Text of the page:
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Cabarrus Magazine

Breaking Bread: Cassoulet

Jun 01, 2018 08:30AM ● By Jason Huddle

Breaking Bread: Cassoulet




1 lb. dried white beans

10 Tbsp. duck fat or olive oil

16 cloves garlic, smashed

1 lb. pork shoulder cut into 1” cubes

2 large ham hocks

2 onions, chopped

4 sprigs Oregano

4 sprigs Thyme

3 bay leaves

1 cup canned whole, peeled tomatoes

1 cup white wine

2 cups chicken broth

4 Confit duck legs (optional)

1 lb. pork sausage

2 cups bread crumbs

1/2 lb. Pancetta, cubed



Soak beans overnight in a 4-quart bowl of water. Heat 2 Tbsp. duck fat in a 6-quart pot over medium-high heat. Add half the garlic, onions and carrots and cook until lightly browned, about 10 minutes. Add ham hocks to beans and their water and boil. Reduce heat and simmer beans until tender, about 1 1⁄2 hours. Transfer ham hocks to a plate; let cool. Pull off meat; discard skin, bone and gristle. Chop meat; add to beans. Set aside. Heat 2 Tbsp. duck fat in a 5-quart Dutch oven over medium-high heat. Add pork and brown for 8 minutes. Add pancetta; cook for 5 minutes. Add remaining garlic, onions and carrots; cook until lightly browned, about 10 minutes. Tie together oregano, thyme and bay leaves with twine; add to pan with tomatoes; cook until liquid thickens, 8 to 10 minutes. Add wine; reduce by half. Add broth; boil. Reduce heat to medium-low; cook, uncovered, until liquid has thickened, about 1 hour. Discard herbs; set dutch oven aside. Meanwhile, sear duck legs in 2 Tbsp. duck fat in a 12-inch skillet over medium-high heat for 8 minutes; transfer to a plate. Brown sausages in the fat, about 8 minutes. Cut sausages into 1⁄2-inch slices. Pull duck meat off bones. Discard fat and bones. Stir duck and sausages into pork stew. Heat oven to 300˚F. Mix beans and pork stew in a 4-quart earthenware casserole. Cover with breadcrumbs; drizzle with remaining duck fat. Bake, uncovered, for 3 hours. Raise oven temperature to 500˚F; cook cassoulet until crust is golden, about 5 minutes.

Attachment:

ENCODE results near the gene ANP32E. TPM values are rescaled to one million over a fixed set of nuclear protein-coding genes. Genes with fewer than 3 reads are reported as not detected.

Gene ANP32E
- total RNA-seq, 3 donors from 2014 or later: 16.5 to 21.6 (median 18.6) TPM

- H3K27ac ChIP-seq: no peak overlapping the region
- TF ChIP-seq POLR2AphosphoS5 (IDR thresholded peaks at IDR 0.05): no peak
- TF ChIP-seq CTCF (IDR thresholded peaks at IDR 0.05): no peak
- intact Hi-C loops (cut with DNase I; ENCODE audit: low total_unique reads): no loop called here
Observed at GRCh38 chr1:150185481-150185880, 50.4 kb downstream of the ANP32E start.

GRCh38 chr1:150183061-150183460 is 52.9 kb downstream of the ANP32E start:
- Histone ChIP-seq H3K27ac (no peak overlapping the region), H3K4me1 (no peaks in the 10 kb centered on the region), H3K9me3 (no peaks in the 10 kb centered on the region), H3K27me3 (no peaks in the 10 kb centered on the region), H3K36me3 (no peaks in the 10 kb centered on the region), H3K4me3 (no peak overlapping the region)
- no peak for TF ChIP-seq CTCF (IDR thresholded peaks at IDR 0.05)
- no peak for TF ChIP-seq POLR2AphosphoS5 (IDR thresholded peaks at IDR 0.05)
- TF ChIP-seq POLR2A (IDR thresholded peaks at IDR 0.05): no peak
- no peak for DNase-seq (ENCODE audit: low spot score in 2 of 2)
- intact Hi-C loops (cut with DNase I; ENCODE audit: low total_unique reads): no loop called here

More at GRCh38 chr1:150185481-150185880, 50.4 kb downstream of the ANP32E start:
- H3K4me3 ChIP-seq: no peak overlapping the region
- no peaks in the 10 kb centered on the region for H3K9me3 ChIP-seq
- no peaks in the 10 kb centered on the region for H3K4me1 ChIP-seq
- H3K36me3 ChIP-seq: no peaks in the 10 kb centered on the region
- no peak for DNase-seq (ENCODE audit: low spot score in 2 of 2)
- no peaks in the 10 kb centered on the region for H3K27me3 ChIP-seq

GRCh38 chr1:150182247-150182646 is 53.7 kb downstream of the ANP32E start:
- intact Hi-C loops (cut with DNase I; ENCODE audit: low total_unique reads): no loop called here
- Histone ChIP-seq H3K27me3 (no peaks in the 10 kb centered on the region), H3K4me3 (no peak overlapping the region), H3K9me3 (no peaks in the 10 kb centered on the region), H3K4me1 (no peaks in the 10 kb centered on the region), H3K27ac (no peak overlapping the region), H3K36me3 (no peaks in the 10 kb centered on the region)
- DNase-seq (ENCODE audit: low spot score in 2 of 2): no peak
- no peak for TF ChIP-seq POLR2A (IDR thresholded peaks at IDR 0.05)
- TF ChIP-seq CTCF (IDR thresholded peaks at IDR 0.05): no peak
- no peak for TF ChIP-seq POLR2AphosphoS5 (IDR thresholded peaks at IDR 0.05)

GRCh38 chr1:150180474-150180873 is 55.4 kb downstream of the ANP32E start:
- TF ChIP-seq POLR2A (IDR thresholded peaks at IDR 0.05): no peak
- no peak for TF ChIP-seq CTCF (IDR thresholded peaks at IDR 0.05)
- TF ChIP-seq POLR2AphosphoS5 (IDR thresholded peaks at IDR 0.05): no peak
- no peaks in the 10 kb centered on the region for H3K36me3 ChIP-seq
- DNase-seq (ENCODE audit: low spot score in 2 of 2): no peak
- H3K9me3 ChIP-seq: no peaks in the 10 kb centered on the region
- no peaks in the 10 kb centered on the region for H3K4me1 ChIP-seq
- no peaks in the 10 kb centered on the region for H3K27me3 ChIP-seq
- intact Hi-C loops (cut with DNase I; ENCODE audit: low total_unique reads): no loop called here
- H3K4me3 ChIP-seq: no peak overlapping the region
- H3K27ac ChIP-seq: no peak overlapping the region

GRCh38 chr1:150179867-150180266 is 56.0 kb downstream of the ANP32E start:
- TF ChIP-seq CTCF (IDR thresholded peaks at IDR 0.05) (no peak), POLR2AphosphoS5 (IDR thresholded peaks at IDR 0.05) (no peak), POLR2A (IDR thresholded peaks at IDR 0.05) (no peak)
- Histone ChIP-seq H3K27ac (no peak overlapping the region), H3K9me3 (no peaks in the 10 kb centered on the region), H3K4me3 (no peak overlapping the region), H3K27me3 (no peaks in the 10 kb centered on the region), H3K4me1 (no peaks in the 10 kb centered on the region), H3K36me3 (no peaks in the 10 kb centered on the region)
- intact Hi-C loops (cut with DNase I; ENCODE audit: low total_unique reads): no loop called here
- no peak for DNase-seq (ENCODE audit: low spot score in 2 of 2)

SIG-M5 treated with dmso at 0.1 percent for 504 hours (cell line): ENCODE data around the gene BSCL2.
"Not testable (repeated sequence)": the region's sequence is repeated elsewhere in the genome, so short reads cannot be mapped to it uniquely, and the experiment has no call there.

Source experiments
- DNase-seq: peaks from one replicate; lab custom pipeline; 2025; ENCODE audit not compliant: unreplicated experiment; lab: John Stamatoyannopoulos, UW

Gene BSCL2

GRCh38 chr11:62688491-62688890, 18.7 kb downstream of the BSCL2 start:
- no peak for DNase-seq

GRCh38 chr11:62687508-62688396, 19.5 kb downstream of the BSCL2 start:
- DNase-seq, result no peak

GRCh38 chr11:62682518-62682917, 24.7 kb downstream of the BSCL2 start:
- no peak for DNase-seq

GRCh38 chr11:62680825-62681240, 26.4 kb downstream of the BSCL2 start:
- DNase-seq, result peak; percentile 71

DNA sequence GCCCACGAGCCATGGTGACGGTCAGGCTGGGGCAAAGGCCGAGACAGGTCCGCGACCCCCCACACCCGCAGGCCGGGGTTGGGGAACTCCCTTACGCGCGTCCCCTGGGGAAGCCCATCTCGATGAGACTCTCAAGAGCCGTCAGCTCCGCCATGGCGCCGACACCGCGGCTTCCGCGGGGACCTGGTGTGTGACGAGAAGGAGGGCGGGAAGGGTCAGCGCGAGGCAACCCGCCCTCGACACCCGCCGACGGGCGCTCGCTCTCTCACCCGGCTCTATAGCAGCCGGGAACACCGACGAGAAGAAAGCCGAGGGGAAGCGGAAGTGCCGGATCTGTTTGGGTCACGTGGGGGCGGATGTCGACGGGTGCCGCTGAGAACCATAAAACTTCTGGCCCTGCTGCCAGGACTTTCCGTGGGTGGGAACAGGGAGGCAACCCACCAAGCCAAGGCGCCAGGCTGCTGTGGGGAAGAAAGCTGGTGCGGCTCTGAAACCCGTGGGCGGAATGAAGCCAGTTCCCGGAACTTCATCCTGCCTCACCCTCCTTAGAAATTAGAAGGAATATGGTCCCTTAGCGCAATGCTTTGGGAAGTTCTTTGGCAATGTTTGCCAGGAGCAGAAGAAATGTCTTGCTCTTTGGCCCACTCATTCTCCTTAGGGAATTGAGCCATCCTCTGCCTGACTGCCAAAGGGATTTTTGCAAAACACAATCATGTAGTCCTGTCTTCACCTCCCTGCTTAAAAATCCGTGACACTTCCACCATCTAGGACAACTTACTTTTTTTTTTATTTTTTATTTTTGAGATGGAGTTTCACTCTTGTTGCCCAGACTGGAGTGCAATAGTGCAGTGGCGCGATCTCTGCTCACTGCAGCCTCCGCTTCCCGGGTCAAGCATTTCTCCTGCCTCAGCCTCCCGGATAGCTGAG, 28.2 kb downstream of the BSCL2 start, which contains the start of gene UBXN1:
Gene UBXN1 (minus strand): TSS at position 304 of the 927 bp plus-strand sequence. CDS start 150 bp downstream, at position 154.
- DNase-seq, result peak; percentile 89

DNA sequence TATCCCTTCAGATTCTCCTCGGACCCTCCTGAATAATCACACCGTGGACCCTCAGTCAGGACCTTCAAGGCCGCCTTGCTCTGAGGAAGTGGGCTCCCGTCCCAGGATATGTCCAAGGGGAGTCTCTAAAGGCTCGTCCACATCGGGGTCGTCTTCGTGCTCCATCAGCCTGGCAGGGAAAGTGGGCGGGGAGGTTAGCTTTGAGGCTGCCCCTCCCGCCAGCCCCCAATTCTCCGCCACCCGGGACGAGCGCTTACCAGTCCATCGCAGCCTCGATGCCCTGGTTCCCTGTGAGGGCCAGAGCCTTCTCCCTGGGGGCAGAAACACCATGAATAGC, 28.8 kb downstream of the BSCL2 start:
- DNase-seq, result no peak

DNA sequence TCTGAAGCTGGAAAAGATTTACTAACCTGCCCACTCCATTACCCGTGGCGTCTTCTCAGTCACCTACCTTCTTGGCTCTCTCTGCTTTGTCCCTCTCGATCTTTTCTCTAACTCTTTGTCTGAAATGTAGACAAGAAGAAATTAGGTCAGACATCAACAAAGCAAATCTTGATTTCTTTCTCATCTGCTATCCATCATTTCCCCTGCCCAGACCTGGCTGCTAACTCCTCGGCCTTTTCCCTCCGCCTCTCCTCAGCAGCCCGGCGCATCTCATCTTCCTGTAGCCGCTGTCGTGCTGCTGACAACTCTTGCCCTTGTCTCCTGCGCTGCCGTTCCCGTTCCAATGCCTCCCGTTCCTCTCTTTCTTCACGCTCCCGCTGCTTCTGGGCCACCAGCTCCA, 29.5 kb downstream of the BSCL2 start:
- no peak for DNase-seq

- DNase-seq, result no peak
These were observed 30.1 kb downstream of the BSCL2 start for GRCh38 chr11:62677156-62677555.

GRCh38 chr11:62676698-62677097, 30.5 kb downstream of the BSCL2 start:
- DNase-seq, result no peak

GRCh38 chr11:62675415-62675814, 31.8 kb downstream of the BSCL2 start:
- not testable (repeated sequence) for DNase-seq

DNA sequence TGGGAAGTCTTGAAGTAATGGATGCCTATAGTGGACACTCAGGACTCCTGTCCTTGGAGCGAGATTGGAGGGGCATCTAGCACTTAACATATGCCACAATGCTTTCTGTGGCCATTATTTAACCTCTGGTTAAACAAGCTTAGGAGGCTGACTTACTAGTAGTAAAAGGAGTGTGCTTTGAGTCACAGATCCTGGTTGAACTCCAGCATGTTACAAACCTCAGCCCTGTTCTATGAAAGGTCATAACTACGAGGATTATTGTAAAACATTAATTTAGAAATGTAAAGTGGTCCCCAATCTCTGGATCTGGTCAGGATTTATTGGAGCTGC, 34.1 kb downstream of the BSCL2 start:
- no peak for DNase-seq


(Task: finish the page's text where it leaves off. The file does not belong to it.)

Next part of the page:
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Francois Bouali was born into two cultures that are drenched in French cuisine: Tunisia on his father’s side and France on his mother’s side. Now an authentic French chef, Bouali makes his own bread, pastry, classic French dishes, and even his own cheese – selections that will be offered at Chez Francois.

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